How an Artificial Christmas Tree Revived an Old-World Family Tradition

A writer reflects on a sacred symbol of continuity.

Illustration by Bambi Ramsey

For some families, Christmastime is about the gatherings, feasts and gifts. For ours, it’s all about the tree. 

The tradition originated with my German-immigrant grandmother, who used to make all of us kids stand in front of her Christmas tree each year and sing O Tannenbaum before we were allowed to open presents. I dreaded the anxiety-inducing routine—usually hiding behind a sibling or cousin—but it imbued me with something positive, even if I didn’t realize it until much later in life. 

For my grandmother, the tree held deep meaning. As a preteen, she fled Nazi Germany with her Christian, nonconforming family after her mother was threatened for refusing to send her to Hitler Youth. Although my grandmother left her native country for a new life in New Jersey, the tradition of having a Christmas tree was something she always kept to remind her of happier times back home. 

While the decades rolled by and things changed, the tree remained a constant. It was a link between the Old World and New Jersey, from one generation to the next. It meant what all evergreens do: wisdom, strength and longevity.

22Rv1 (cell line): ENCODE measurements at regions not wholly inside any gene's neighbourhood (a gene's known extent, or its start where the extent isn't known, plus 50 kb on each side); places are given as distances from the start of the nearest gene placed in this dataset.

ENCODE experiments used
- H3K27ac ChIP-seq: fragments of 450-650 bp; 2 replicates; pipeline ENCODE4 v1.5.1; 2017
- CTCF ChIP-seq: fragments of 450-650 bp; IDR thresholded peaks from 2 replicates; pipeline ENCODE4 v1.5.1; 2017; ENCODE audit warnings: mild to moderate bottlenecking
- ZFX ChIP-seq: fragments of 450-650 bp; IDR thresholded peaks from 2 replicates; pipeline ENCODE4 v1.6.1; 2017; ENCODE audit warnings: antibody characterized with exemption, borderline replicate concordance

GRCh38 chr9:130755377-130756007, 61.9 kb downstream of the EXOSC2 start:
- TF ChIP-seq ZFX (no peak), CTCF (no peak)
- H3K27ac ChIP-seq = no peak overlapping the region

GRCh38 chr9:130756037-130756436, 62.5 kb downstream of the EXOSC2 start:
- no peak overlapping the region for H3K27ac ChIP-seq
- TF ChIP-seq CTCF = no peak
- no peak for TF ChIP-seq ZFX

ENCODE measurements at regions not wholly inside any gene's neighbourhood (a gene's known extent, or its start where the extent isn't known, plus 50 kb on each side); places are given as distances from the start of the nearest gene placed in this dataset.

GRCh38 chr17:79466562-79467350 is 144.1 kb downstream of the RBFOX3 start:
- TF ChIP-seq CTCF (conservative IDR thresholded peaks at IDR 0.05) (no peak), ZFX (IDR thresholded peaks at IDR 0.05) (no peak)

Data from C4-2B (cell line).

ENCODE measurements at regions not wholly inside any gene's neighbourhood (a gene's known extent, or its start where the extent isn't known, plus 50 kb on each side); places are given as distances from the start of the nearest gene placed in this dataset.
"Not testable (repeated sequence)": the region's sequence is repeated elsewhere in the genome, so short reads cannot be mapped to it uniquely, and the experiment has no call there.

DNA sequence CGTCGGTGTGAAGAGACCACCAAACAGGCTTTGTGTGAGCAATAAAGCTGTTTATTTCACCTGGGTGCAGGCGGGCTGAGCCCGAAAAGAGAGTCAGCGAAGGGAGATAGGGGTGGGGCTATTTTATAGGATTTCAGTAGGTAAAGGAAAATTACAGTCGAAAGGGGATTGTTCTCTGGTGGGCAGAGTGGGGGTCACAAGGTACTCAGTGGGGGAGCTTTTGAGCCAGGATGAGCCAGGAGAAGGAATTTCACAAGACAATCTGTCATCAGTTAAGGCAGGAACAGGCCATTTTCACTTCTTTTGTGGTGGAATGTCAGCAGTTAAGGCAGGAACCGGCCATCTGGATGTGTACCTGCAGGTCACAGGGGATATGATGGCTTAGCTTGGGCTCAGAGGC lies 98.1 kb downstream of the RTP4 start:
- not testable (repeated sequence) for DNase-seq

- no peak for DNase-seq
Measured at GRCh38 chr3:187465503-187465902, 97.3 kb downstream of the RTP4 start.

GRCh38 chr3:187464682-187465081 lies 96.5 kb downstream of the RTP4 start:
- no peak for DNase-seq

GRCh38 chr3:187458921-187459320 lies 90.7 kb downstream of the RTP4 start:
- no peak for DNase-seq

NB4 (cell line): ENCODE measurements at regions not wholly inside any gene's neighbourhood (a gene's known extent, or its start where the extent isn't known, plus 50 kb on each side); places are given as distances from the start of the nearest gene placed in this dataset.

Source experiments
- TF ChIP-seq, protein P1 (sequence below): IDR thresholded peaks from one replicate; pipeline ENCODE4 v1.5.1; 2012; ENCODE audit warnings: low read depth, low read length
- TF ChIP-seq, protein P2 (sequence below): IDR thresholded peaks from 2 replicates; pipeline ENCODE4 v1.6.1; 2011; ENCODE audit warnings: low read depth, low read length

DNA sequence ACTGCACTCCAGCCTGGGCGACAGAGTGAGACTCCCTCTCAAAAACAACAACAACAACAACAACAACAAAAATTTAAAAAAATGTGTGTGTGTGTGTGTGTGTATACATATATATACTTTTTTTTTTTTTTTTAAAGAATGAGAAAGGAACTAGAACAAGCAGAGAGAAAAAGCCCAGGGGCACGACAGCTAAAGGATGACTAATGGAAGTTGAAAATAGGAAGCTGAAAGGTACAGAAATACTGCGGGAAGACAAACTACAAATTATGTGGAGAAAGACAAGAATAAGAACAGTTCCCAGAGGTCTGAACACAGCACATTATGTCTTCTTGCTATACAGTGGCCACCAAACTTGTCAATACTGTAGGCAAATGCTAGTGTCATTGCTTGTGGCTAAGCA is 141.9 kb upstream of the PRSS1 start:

During my childhood, my immediate family had the same artificial tree for more than three decades. I thought I would do the same when I got married, but when I went through a divorce in 2014 and moved into a one-bedroom apartment with my then 3-year-old daughter, I didn’t have the space to keep our tree. I left it behind, and with so many other pressing issues a single parent faces, I couldn’t give it more thought. 

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When Christmas came around again, my daughter and I bought a miniature tree. We placed it on a side table to give it some height and decorated it with tiny ornaments and garland. After four years of using the tree, it hadn’t dawned on me that it might look sad or ridiculous to someone else—until Stephen, whom I’d been dating for a few months, visited and couldn’t help chuckling at the sight of it. Later, he called to tell me, “I want to take you two to get an actual-size tree.” At first, I refused. It was too extravagant, and “what would happen to the tree if we broke up?” I asked him. He laughed again.

A few nights later, Stephen took my daughter and me to Backyard Living in Ridgewood. The store looked like Christmas, with rows of artificial trees to choose from. “Pick one,” said Stephen. 

And then it hit me. This was continuity. This was us adding another link to the chain. I did everything I could to hold back the tears as my daughter, almost 8 years old by that point, danced around and asked me if we really could pick any tree we wanted. She chose a 6-foot, pre-lit, traditional green model, and that year, the three of us decorated it together. 

A few weeks later, Stephen proposed. We moved into a house with enough space for us and the tree, and we’ve been celebrating around it every year since. 


Amanda Staab is a New Jersey native and writer who loves “The Christmas Song” by Nat King Cole.

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